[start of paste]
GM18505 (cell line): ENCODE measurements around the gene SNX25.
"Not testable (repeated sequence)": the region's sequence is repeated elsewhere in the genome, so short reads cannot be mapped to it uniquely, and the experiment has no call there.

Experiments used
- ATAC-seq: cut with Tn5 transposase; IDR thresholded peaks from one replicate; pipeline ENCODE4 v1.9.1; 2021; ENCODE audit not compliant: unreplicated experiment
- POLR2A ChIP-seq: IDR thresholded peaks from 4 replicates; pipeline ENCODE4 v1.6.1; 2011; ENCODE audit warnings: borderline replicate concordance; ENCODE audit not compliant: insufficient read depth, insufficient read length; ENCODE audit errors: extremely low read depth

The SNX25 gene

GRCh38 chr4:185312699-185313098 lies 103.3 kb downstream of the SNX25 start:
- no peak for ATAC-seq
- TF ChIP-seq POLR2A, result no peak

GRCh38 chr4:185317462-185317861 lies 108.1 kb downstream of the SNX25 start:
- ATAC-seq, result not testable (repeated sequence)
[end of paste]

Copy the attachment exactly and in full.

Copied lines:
GM18505 (cell line): ENCODE measurements around the gene SNX25.
"Not testable (repeated sequence)": the region's sequence is repeated elsewhere in the genome, so short reads cannot be mapped to it uniquely, and the experiment has no call there.

Experiments used
- ATAC-seq: cut with Tn5 transposase; IDR thresholded peaks from one replicate; pipeline ENCODE4 v1.9.1; 2021; ENCODE audit not compliant: unreplicated experiment
- POLR2A ChIP-seq: IDR thresholded peaks from 4 replicates; pipeline ENCODE4 v1.6.1; 2011; ENCODE audit warnings: borderline replicate concordance; ENCODE audit not compliant: insufficient read depth, insufficient read length; ENCODE audit errors: extremely low read depth

The SNX25 gene

GRCh38 chr4:185312699-185313098 lies 103.3 kb downstream of the SNX25 start:
- no peak for ATAC-seq
- TF ChIP-seq POLR2A, result no peak

GRCh38 chr4:185317462-185317861 lies 108.1 kb downstream of the SNX25 start:
- ATAC-seq, result not testable (repeated sequence)